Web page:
At this stage we could just write a decryption script, but where is the fun in that? After all, we are playing with Unicorn. Instead, let’s take things a bit further and call the XOR function. But how do we do this without calling library functions I hear you say? The answer is to use our IDA python script to Base64-decode the desired input string, allocate some memory within our emulated process and store the decoded string. Unicorn then allows us to set the emulated CPU registers using the function, so we can set X0 to point to the decoded string and X1 to be the xor-key. Now we can simply call the XOR function in the same way that we called _kv_hash_arithmetic. While this is not really required for such a trivial XOR routine it shows how Unicorn can be used to manipulate memory and register values to allow many types of function to be called with arbitrary arguments.

Okay, so that’s enough playing around with Unicorn, let’s get to the actual decryption script. I chose to write this in Python, for simplicity. The decryption script can be seen below. Note all error checking has been omitted for brevity.

from base64 import b64decode
from Crypto.Cipher import AES
from sys import argv

class PanguDecryptor:
    def __init__( self):
        self.iv = "f597e12da172fcdf1d426664d418a888".decode('hex')
        self.key = "512351fb893d24fb6e4bc199025d4daf".decode('hex')

    def xor(self, data, key):
        data = bytearray(data)
        for i in range(len(data)):
            previous = data<i>
            data<i> = data<i> ^ key
            key = previous
        return str(data)

    def unpad(self, s):
        length = ord(s[-1])
        return s[:-length]

    def decrypt( self, enc ):
        enc = b64decode(enc)
        enc = self.xor(enc, 0x5)
        cipher = AES.new(self.key, AES.MODE_CBC, self.iv )
        decrypted = self.unpad(cipher.decrypt(enc))
        return self.xor(decrypted, 0x3)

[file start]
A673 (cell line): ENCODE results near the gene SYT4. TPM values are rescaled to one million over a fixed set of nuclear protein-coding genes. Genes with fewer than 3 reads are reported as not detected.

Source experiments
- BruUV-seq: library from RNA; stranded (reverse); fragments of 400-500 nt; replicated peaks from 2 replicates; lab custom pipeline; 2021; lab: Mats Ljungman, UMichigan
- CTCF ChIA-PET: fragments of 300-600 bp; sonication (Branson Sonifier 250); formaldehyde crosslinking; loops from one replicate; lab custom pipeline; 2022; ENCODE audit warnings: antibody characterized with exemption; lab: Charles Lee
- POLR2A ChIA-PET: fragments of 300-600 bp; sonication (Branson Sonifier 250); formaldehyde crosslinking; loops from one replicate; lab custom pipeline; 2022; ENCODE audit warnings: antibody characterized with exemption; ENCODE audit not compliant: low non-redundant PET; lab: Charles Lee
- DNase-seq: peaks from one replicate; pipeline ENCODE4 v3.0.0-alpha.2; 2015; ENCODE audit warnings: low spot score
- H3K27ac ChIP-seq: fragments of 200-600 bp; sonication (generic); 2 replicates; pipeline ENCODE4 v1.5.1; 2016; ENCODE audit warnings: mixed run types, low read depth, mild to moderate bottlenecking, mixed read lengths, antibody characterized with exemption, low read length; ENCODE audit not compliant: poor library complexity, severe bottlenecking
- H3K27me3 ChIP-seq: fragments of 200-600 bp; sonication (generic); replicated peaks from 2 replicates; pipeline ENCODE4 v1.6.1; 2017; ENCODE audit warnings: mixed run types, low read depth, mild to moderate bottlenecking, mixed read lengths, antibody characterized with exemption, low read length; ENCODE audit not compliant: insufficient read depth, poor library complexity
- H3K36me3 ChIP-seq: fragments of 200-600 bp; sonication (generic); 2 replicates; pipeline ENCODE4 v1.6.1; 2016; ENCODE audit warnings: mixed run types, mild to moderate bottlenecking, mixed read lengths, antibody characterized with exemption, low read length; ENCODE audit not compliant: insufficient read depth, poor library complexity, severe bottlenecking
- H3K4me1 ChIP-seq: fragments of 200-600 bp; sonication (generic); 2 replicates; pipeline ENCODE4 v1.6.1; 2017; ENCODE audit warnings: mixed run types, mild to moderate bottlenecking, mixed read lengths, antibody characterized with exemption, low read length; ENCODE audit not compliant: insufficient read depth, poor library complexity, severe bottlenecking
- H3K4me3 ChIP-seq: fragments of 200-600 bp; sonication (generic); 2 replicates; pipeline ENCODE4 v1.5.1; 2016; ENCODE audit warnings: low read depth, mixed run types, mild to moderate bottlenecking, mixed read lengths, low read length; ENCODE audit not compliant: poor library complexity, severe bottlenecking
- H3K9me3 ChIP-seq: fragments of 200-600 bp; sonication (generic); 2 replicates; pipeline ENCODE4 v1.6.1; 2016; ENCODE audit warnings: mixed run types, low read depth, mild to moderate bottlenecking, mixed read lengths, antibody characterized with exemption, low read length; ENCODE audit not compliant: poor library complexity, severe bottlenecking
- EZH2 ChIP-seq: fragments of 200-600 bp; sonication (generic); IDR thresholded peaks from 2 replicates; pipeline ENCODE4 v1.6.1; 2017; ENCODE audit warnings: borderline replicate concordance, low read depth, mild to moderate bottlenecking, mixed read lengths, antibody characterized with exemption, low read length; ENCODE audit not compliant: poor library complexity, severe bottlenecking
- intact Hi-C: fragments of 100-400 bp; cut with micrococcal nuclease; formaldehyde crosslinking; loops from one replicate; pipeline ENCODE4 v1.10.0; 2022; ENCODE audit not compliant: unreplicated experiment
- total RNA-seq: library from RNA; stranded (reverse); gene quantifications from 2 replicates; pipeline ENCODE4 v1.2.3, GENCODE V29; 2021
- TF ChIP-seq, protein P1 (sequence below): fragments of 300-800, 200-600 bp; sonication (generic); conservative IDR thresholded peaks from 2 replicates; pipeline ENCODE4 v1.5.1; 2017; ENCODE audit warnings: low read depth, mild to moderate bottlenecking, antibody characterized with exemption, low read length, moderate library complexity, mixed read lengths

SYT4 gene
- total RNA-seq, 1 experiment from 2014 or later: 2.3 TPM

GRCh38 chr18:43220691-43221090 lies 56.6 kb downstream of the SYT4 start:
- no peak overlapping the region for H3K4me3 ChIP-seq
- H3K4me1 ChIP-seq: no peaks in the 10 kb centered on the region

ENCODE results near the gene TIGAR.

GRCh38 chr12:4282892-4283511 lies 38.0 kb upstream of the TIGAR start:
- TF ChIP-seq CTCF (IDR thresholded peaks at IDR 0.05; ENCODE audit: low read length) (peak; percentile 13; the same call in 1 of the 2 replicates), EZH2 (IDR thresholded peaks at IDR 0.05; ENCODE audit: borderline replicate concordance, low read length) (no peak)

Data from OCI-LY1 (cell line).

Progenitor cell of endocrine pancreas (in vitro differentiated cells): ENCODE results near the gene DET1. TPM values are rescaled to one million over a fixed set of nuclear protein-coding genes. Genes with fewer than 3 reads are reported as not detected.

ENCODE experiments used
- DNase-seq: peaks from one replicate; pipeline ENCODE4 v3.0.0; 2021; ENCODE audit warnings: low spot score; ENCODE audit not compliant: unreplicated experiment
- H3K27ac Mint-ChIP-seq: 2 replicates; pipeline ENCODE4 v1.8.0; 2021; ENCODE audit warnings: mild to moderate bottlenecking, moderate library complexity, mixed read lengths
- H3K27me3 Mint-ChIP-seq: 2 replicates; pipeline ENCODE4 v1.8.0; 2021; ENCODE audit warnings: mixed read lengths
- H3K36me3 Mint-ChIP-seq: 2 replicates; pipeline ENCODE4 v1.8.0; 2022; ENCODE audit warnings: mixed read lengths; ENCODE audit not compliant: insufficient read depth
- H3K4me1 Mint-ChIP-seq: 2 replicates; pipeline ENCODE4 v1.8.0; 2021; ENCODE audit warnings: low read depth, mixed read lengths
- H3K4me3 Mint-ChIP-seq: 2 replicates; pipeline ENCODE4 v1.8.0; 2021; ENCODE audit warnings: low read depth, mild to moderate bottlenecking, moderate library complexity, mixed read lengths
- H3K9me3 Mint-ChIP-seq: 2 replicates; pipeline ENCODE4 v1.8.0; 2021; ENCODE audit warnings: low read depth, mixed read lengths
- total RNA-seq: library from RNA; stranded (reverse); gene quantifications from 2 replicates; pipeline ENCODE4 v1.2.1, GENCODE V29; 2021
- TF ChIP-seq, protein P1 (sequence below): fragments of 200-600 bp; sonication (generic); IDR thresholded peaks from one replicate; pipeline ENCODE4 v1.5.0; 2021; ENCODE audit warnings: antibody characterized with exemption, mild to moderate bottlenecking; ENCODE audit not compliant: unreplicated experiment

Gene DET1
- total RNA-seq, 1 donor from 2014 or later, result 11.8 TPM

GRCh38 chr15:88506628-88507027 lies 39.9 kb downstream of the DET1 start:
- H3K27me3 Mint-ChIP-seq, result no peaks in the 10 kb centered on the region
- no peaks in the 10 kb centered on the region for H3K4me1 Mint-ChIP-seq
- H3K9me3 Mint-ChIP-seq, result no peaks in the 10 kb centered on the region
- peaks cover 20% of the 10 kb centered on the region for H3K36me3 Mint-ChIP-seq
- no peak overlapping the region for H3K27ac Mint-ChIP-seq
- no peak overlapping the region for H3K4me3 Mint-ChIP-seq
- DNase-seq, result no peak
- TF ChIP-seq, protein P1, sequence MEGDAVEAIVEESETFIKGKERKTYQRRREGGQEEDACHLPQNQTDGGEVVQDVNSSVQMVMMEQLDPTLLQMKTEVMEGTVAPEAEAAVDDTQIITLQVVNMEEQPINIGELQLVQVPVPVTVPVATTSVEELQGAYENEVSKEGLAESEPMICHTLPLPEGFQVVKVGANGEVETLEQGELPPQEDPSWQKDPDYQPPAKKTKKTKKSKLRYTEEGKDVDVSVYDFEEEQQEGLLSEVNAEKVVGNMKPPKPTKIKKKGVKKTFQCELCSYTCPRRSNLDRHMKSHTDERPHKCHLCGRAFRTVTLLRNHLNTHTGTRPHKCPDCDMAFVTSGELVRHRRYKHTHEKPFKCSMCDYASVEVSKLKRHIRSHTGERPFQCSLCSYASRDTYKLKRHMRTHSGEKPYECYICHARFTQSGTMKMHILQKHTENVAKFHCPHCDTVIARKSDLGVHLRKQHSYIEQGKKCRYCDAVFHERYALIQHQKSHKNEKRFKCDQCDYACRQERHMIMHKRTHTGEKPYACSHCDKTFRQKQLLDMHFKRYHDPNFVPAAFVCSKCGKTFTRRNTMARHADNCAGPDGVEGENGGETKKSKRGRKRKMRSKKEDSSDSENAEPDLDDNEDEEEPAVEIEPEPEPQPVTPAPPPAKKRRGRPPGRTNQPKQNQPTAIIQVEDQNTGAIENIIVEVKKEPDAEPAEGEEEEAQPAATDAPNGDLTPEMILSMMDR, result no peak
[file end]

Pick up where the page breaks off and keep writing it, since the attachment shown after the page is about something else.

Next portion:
aes =  PanguDecryptor()

Putting it all together

Before embarking on this little reverse engineering voyage of discovery I set out to answer three questions. Whilst I did not initially expect to be extending IDA functionality in the way I ended up doing, it’s always fun to try out a new technique. So back to the initial questions:

Has the binary been obfuscated?

Yes, we can clearly see that function names have been obfuscated; in addition a number of key functions have had their control flow obfuscated to make reverse engineering more difficult.

Are any URLs contained within the application? 

Yes - I didn't get round to covering it in this blog, but a simple string search for “http” identifies the following URLs:


Does the application contain any encrypted content, if so can it be decrypted?

Yes & Yes. Throughout this blog we have identified the encrypted data, the key derivation and additional XOR routines. We’ve produced a dynamic IDA decryption plugin and a standalone Python decryption script. I will leave it as an exercise to the reader to find out how these strings are used within the jailbreak process.

Below are the decrypted strings extracted from the binary:

0x1000c0aed - com.apple.iokit.hid.displayStatus
0x1000c0b35 - /tmp/.pangu93loaded
0x1000c0b70 - 6d35d6298fd6ef4fd6af920e852c497b
0x1000c0bba - 8a960ff9b4603ca56110e28bac827f3b
0x1000c0c47 - /bin/launchctl unload /Library/LaunchDaemons/com.teiron.PPHelperLaunchd.plist
0x1000c0cb4 - /bin/launchctl load /Library/LaunchDaemons/com.teiron.PPHelperLaunchd.plist
0x1000c0d21 - /bin/launchctl unload /Library/LaunchDaemons/com.terion.jbnvwa.sprite.plist
0x1000c0d8e - /bin/launchctl load /Library/LaunchDaemons/com.terion.jbnvwa.sprite.plist
0x1000c0e01 - /bin/launchctl load /Library/LaunchDaemons/io.pangu93.loader.plist
0x1000c216a - /Library/LaunchDaemons/com.apple.softwareupdateservicesd.plist
0x1000c21c3 - /var/mobile/Library/ConfigurationProfiles/PublicInfo/PublicEffectiveUserSettings.plist
0x1000c2244 - /etc/hosts
0x1000c225d -     oscp.apple.com
0x1000c228a -
0x1000c22b7 -     ppq.apple.com
0x1000c22e4 -
0x1000c2311 - /private/var/Keychains/ocspcache.sqlite3
0x1000c2352 - delete from ocsp;
0x1000c237f - delete from responses;
0x1000c23ac - /var/mobile/Library/UserConfigurationProfiles/EffectiveUserSettings.plist
0x1000c2419 - /var/mobile/Library/UserConfigurationProfiles/PublicInfo/PublicEffectiveUserSettings.plist
0x1000c249a - union
0x1000c24b3 - trustedCodeSigningIdentities
0x1000c24e0 - values

Update (2016/08/04)

Thanks to @planetbeing for highlighting that the binary contains a second set of strings that have been obfuscated using an different technique than the one covered in this blog.

For those that are interested he has published a handy tool to decode the strings.

Contact & Follow-Up

Rob works in our Research team from our London office. He has a keen interest in reverse engineering and mobile device security. See the contact page for ways to get in touch.

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About Rob Fay

Senior Researcher